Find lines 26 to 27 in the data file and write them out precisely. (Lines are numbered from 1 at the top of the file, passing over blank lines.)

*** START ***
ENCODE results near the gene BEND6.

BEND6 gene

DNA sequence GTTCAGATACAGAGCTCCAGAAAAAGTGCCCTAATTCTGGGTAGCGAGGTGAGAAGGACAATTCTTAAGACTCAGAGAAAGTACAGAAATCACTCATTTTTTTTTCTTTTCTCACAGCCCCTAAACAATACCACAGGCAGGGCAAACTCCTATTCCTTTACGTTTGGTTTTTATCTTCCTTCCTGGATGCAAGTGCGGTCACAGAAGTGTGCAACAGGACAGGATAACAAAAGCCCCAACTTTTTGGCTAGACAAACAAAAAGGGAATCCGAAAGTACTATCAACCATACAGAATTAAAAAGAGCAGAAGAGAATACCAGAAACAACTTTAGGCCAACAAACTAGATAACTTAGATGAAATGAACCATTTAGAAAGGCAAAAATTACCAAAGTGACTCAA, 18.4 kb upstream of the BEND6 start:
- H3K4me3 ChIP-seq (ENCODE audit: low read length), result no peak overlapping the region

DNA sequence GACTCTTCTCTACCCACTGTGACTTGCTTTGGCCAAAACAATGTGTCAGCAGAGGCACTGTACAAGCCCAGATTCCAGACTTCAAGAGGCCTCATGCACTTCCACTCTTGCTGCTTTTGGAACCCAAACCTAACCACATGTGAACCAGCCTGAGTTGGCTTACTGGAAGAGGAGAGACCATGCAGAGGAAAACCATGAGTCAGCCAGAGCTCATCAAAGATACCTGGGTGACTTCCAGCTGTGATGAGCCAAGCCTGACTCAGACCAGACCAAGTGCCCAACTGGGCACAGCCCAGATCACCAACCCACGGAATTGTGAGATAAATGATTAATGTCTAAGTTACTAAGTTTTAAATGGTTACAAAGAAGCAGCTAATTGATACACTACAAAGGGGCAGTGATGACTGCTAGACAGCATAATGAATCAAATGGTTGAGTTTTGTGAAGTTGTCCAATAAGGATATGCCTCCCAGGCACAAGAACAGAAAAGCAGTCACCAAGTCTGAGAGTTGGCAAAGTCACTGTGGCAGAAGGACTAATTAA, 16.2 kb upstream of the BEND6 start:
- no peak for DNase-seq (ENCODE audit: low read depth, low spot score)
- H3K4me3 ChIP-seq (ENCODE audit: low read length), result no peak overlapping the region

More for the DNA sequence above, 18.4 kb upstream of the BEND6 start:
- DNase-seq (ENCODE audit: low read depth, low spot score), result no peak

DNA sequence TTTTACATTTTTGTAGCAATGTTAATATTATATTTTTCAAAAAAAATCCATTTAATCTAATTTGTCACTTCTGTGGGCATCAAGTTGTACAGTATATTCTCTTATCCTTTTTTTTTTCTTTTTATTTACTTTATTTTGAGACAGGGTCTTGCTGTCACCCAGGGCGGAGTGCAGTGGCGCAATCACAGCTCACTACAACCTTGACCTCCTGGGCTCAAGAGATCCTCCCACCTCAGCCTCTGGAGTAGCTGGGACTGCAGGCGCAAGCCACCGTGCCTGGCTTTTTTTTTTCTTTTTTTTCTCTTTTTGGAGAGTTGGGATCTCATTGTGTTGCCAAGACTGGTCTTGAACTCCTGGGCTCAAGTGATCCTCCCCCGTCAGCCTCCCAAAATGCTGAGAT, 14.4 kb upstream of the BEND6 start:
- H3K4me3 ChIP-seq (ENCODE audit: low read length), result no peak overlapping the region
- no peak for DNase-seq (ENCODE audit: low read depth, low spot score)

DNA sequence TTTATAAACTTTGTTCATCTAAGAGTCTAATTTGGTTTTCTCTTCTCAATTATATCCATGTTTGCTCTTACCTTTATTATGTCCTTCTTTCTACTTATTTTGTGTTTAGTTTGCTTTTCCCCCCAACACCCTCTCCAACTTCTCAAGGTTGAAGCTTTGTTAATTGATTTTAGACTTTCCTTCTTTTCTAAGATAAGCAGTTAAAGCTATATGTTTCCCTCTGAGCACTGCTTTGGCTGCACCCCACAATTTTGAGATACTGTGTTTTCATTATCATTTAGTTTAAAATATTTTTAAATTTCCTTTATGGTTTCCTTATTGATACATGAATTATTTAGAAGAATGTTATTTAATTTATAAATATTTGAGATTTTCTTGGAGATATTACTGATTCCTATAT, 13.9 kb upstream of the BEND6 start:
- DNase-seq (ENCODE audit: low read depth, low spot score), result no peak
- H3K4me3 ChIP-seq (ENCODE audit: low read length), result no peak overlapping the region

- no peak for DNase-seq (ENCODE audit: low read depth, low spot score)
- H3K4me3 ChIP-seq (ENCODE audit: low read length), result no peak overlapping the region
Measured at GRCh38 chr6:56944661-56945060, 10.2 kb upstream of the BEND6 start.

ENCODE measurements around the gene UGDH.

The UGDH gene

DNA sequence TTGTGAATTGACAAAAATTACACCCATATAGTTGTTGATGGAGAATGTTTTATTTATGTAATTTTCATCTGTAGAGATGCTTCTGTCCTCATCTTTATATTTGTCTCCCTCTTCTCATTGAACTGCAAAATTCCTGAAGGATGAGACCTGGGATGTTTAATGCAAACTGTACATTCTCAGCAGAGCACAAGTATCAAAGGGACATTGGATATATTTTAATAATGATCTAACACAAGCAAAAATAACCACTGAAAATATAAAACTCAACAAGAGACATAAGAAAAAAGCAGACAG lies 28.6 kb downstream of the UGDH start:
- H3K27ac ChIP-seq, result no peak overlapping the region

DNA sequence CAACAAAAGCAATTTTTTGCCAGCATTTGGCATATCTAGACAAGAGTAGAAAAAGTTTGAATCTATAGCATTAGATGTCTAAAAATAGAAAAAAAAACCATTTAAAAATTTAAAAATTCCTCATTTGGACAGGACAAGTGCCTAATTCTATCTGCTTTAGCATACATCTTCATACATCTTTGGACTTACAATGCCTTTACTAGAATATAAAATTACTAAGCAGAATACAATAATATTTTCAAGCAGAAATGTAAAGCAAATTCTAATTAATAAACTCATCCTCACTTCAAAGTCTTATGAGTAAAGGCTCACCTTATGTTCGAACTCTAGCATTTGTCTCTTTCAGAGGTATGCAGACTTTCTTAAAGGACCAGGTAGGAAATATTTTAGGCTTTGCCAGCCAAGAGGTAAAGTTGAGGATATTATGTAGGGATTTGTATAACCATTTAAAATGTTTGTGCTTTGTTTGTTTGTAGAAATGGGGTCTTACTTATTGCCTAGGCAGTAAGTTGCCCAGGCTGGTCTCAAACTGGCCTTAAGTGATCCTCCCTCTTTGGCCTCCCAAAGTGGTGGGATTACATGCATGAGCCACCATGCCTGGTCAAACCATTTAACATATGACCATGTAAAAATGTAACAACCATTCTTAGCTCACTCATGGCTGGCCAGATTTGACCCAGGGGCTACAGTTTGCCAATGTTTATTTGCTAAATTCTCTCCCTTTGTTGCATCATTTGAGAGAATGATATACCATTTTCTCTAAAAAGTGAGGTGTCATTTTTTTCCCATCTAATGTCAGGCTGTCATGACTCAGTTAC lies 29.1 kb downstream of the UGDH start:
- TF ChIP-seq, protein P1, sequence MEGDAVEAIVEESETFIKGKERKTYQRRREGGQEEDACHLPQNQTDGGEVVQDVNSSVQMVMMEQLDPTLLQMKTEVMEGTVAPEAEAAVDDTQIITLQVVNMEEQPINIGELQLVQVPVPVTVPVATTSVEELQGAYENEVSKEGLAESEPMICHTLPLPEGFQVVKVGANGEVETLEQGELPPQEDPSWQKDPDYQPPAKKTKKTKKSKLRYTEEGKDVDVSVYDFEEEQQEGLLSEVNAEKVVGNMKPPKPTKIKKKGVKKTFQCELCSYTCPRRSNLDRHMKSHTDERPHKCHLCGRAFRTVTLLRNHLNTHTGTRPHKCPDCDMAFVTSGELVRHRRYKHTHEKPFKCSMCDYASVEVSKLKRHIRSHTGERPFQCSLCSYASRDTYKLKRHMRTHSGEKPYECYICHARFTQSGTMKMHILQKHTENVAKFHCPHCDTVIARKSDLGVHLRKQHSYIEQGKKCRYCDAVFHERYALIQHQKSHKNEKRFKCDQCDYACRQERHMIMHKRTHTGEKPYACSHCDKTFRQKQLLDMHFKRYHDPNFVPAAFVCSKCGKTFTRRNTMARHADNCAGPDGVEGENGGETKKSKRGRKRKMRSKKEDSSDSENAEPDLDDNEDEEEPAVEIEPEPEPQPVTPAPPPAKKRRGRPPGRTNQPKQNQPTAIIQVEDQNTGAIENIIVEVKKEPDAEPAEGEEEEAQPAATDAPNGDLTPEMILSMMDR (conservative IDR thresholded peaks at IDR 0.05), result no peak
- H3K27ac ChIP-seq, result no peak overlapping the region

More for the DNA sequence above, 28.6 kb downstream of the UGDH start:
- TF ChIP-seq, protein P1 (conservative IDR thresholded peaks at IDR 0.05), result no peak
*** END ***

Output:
More for the DNA sequence above, 28.6 kb downstream of the UGDH start:
- TF ChIP-seq, protein P1 (conservative IDR thresholded peaks at IDR 0.05), result no peak